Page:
Factors, such as impaired ventilation-perfusion, dysregulation of respiratory center drive, or inspiratory muscle dysfunction due to pulmonary hyperinflation, contribute to the development of hypoxemia in COPD patients, impacting negatively on their life expectancy8–11. A cut-off point of SpO2 ≥92% is highly sensitive for ruling out respiratory failure, while SpO2 ≤88% is highly specific for confirming it5,6. Taking a pragmatic approach, and to avoid excluding any patient with respiratory failure, we selected a value of SpO2 <92%5. Thus, not all patients would meet the criteria for initiating long-term oxygen therapy (LTOT), so an intense bronchodilator therapy, sustained smoking abstention, and early onset of respiratory rehabilitation would hypothetically improve baseline SpO2 values12–15 and consequently, life expectancy. In line with the concept of personalized treatment proposed by GesEPOC, our approach may of particular interest in high-risk individuals with SpO2 <92% in whom the recommended initiation therapy would be a long-acting β2-agonist inhaled corticosteroid, as would correspond to the COPD-asthma phenotype. These subjects may benefit from early initiation of dual bronchodilation, despite the clinical impact that could be achieved with an inhaled corticosteroid. Furthermore, although this was not an objective of the study, we must point out that 9 patients in the low-risk group had SpO2 <92%. While this accounted for a very low percentage of patients, we believe that further studies that characterize these individuals in more depth may be needed to assess the clinical relevance of this finding.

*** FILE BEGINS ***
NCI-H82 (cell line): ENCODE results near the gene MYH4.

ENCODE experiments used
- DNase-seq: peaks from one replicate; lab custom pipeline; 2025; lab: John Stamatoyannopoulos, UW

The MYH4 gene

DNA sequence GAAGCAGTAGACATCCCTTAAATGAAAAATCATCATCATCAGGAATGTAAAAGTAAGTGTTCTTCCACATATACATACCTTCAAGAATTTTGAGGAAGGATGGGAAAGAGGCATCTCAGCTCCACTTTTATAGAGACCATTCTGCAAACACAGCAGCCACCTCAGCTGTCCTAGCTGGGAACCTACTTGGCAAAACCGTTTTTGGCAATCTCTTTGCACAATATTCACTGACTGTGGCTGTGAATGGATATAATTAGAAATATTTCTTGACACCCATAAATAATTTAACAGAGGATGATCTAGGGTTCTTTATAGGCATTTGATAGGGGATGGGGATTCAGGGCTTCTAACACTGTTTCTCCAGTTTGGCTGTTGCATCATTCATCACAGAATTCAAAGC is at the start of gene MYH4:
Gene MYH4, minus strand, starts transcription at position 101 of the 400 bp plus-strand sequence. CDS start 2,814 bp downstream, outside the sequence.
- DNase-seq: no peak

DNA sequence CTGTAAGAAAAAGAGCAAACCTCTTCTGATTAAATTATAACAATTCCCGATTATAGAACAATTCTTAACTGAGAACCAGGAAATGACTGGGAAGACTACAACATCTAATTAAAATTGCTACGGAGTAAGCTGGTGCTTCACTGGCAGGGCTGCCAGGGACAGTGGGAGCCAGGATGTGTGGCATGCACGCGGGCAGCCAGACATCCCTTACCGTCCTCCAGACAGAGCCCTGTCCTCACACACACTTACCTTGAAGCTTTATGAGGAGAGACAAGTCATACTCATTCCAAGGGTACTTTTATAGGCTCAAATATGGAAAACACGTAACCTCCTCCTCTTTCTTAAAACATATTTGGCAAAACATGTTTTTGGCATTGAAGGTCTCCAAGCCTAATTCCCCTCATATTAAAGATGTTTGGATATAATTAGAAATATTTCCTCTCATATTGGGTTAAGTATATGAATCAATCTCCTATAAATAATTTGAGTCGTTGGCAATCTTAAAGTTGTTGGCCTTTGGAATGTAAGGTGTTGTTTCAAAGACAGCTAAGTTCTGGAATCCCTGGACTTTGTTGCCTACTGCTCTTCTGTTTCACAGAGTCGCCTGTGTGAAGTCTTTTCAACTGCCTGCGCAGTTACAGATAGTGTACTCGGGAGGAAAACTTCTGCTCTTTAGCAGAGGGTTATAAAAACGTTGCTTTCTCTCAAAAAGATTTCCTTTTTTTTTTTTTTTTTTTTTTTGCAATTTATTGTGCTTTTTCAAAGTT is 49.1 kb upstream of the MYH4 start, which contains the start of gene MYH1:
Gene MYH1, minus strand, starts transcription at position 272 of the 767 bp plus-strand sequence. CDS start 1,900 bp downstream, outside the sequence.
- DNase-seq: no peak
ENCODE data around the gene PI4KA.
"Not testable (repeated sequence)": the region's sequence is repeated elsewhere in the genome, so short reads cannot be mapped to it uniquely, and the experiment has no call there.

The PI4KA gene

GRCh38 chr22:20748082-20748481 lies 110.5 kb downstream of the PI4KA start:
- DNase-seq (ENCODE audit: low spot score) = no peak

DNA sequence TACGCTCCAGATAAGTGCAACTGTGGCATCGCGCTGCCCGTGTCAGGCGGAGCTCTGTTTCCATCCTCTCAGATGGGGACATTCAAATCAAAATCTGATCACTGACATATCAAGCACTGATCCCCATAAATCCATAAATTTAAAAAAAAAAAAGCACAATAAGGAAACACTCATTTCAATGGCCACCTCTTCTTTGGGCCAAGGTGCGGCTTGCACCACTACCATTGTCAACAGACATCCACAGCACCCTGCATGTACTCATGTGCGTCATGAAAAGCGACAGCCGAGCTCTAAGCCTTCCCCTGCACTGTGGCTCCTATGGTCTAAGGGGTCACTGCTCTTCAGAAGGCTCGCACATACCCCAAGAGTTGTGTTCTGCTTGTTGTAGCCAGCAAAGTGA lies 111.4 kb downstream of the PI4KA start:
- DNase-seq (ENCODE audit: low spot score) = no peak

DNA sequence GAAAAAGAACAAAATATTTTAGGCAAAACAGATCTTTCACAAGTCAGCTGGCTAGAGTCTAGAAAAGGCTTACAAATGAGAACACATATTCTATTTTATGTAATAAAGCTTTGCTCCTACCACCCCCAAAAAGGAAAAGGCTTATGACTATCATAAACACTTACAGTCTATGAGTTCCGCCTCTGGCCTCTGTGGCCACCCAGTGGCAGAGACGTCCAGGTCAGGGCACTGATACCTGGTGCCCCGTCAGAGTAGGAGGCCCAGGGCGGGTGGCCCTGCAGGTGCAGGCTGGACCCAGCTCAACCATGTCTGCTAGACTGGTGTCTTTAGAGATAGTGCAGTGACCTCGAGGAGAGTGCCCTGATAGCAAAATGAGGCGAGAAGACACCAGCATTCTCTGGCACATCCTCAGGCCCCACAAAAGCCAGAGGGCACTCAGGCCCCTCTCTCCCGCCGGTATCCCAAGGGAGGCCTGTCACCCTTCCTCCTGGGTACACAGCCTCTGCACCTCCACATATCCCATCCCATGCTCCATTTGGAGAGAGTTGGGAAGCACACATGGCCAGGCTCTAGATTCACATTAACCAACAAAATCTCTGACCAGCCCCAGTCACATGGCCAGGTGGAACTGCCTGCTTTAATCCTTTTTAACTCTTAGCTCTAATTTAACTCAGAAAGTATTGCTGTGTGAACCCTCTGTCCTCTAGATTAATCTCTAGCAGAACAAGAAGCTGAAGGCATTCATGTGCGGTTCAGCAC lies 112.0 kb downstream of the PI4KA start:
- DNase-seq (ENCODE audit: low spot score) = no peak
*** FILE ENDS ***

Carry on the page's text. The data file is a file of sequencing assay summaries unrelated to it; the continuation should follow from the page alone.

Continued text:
Our study has limitations and essentially serves to generate debate. It is a retrospective study, conducted in a single center. The number of low-risk patients was very low, as SpO2 could not be used as a variable in these subjects. We cannot rule out that many of these patients were prescribed LTOT during follow-up, which could have influenced the reported mortality figures. Patients could not be stratified according to SpO2 ranges to avoid reducing statistical power. Despite these limitations, we believe that our results could be a stimulus for carefully designed studies that assess the inclusion of SpO2 in the conventional criteria for high-risk patients.

Funding

No funding was received for this manuscript.

Conflict of interests

The authors declare that they have no conflict of interests directly or indirectly related with the contents of this manuscript.

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Please cite this article as: Figueira Gonçalves JM, Golpe R, Ramallo Y, García Talavera I, Dacal D. ¿Debe incluirse la Saturación basal de oxígeno en la estratificación de riesgo de la enfermedad pulmonar obstructiva crónica propuesta por GesEPOC? Arch Bronconeumol. 2021;57:774–776.